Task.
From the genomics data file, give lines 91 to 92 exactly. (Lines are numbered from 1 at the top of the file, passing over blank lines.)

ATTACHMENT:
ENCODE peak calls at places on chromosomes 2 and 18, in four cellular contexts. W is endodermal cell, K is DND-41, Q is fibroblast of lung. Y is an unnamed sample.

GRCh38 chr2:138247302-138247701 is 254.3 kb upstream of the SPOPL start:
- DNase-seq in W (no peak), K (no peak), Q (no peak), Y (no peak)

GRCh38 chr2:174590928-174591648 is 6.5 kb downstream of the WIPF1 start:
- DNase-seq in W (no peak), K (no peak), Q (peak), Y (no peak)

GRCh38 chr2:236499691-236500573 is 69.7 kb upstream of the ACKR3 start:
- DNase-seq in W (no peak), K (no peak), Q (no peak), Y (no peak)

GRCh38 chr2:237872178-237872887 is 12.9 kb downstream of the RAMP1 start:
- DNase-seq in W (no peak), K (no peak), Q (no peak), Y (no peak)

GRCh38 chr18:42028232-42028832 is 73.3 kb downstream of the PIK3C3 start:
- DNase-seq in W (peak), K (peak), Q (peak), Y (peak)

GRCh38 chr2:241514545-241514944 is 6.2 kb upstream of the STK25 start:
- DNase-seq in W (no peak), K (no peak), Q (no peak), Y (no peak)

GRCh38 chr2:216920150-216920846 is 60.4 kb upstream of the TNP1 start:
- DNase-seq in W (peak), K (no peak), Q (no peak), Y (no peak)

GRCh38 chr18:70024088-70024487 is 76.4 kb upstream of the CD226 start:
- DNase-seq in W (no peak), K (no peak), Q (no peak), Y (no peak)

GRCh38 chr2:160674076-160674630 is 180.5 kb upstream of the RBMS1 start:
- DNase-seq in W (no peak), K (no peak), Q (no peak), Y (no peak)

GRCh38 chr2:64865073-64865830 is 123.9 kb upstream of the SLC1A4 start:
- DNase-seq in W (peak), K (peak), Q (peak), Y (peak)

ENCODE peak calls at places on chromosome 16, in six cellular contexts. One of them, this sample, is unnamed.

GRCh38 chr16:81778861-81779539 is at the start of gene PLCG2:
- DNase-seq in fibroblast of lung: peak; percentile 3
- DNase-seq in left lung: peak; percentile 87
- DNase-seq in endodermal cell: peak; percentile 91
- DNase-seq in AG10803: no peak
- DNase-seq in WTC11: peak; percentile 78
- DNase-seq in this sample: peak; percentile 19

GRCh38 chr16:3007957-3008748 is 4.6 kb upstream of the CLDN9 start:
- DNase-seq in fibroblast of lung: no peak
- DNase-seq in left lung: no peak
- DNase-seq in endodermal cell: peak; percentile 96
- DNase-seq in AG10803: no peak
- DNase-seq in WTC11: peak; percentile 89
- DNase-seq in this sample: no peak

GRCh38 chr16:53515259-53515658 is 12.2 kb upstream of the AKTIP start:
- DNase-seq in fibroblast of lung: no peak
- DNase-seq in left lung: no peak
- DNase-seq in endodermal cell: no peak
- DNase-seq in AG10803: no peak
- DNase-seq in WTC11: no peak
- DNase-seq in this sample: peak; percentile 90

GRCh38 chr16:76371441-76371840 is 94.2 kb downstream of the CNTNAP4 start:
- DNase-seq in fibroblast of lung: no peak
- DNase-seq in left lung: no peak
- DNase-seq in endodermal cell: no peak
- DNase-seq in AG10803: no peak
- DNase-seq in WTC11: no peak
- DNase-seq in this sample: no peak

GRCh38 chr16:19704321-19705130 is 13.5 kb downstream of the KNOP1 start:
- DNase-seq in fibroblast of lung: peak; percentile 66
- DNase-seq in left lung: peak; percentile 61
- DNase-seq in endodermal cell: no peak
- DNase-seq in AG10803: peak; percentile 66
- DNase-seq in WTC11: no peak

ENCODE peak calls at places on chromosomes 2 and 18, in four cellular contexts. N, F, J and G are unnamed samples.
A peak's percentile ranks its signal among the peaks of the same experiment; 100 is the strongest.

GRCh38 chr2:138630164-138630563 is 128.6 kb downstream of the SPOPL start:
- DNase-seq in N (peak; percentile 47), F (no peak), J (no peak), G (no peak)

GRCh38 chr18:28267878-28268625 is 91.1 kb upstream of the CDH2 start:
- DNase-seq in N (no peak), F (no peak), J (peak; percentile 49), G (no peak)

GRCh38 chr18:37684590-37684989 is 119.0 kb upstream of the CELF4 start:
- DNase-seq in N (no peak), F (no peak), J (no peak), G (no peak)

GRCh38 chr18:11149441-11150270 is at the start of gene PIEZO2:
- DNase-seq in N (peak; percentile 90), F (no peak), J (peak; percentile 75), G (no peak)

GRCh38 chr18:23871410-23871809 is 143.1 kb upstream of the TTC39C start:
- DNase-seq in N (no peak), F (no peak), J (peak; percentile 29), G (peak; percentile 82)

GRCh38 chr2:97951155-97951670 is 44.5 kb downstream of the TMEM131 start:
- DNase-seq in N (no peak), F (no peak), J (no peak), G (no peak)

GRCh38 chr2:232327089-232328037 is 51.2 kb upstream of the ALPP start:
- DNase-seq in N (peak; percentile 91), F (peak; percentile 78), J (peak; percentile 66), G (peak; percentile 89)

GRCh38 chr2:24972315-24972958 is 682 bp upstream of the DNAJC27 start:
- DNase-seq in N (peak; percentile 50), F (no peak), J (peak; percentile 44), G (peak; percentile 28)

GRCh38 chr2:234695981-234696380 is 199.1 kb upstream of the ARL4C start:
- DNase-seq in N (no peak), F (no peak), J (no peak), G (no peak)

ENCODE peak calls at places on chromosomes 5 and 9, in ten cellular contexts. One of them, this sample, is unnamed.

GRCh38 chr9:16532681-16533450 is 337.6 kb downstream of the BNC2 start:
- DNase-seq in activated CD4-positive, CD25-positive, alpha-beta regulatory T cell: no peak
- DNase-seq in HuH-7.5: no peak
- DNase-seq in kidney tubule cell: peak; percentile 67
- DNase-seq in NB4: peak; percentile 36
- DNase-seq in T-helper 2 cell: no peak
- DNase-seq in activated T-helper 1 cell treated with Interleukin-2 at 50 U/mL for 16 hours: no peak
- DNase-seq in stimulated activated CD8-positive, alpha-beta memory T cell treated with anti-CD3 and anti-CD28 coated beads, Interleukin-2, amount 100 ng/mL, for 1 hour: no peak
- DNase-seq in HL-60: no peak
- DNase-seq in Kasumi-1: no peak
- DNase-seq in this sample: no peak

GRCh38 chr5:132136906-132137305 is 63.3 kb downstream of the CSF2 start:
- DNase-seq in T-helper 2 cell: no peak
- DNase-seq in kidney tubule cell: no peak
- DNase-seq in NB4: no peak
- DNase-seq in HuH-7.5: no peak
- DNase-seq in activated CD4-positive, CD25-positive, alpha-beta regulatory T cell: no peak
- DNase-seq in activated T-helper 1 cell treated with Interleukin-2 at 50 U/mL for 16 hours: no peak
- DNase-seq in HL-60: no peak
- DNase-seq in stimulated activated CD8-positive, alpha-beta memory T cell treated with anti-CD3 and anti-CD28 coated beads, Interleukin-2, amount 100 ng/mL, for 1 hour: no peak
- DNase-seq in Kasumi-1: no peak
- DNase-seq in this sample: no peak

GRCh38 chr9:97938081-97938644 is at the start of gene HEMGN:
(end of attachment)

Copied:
- DNase-seq in kidney tubule cell: no peak
- DNase-seq in NB4: no peak